Cyber-challenge: messenger service clones

English Section / 6 februarie

Cyber-challenge: messenger service clones

Versiunea în limba română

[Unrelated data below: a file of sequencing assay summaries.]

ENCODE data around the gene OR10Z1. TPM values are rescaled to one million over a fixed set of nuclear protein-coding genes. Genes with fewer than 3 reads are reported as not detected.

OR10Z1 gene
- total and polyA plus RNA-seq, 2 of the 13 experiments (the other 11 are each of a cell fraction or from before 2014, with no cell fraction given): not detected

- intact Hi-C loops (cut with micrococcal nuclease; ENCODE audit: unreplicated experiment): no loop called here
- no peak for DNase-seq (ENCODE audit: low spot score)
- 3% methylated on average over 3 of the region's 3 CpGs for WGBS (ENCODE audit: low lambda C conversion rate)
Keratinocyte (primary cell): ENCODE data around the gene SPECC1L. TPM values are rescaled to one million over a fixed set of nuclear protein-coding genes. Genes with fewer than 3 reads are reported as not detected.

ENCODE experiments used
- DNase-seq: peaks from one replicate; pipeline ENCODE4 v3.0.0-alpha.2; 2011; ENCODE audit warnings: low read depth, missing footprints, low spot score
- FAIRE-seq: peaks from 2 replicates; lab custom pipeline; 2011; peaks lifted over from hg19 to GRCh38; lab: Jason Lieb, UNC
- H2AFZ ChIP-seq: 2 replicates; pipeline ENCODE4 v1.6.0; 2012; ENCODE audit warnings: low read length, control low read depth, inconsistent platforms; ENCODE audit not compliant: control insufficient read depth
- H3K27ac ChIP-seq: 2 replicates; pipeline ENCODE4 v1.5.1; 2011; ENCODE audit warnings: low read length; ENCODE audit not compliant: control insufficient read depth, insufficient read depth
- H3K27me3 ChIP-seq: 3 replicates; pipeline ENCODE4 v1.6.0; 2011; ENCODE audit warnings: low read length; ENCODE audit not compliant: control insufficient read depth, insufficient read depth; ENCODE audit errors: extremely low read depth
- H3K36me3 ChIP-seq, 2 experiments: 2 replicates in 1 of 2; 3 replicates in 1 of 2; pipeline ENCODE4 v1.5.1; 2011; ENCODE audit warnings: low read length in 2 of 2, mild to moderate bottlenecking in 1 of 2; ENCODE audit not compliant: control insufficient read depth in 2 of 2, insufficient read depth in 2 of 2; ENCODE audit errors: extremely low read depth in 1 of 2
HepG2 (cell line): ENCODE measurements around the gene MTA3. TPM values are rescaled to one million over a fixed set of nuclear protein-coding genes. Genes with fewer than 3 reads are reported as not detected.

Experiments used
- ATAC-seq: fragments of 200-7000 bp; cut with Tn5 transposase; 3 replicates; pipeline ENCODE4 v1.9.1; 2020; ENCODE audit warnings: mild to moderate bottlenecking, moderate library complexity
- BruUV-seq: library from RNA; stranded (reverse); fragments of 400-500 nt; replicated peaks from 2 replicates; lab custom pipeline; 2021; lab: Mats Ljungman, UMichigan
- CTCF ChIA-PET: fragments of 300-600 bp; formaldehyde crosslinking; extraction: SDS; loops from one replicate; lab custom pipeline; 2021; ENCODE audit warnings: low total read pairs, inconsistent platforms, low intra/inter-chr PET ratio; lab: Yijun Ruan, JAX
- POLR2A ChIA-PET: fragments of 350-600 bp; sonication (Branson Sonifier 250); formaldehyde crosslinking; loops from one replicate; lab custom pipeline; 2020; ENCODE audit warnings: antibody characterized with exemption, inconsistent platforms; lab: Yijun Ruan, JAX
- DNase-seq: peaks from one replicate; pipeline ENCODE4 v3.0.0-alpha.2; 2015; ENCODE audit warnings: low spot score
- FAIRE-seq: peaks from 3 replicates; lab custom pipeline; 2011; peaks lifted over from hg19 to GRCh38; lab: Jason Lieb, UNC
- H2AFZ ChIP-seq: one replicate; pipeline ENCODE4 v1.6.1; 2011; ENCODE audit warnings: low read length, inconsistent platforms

The inventiveness of cybercriminals knows no bounds. Without careful attention one can hardly tell the difference between what is true and what is false, and any error can be very costly. Clones of WhatsApp, Telegram and Signal are a popular vehicle for distributing malware, experts warn. Phil Muncaster, Eset expert explained: "Mobile applications have become an integral part of our daily lives, revolutionizing the way we communicate, work and play. Messaging services are among the most popular applications, both on iOS , as well as on Android. The American non-profit organization Signal has about 40 million users, and Telegram, another open-source messaging service, has 700 million users. Meanwhile, WhatsApp, owned by Meta, is the leader undisputed worldwide, with an estimated two billion monthly active users. But their popularity has also attracted the attention of threat actors, eager to find a way to sneak malware onto your device. This could cost you dearly and it could even affect your employing company. Malicious code developers have become quite adept at tricking users into downloading their products." The specialist warns that hackers launch malicious apps designed to mimic legitimate ones, then distribute them via phishing messages, email, SMS, social networks or messaging apps themselves, "leading the victim on a web page used for phishing and convincing them to install what they believe to be an official application". In addition, cybercriminals direct users to legitimate-looking fake apps that can occasionally bypass the Google Play app store's strict verification procedures. "Apple's iOS platform has a much more closed ecosystem, and it is much less likely that malicious applications will get there," the quoted source said. Eset analysts discovered a fake update campaign in 2021 that spread to WhatsApp, Signal and other messaging apps through phishing messages that claimed the recipient could get a new color theme for WhatsApp. In reality, this was a malware trojan that automatically spread a malicious link through messages received in WhatsApp and other messaging applications. Dozens of other websites also copied WhatsApp and Telegram and promoted malicious messaging apps known as "clippers" (apps designed to steal information or change the contents of a device's clipboard). In this way, victims were first lured by Google ads leading to fraudulent YouTube channels, which then redirected them to the copied websites. Once installed, the apps intercepted victims' chat messages in an attempt to steal sensitive information and cryptocurrency funds. Against this background of cyber threats on messaging applications, Eset representatives recommend several measures that can be implemented to reduce the chances of installing a malicious application on your own device. Thus, among these are: always accessing official Android application stores, updating the operating system and device software to the latest version, not accessing links or documents attached in unsolicited messages received on social networks or in e-mails, caution before giving an app permissions that don't seem to be related to its functionality, using a security solution from a trusted vendor, being able to use biometric authentication instead of simple passwords.

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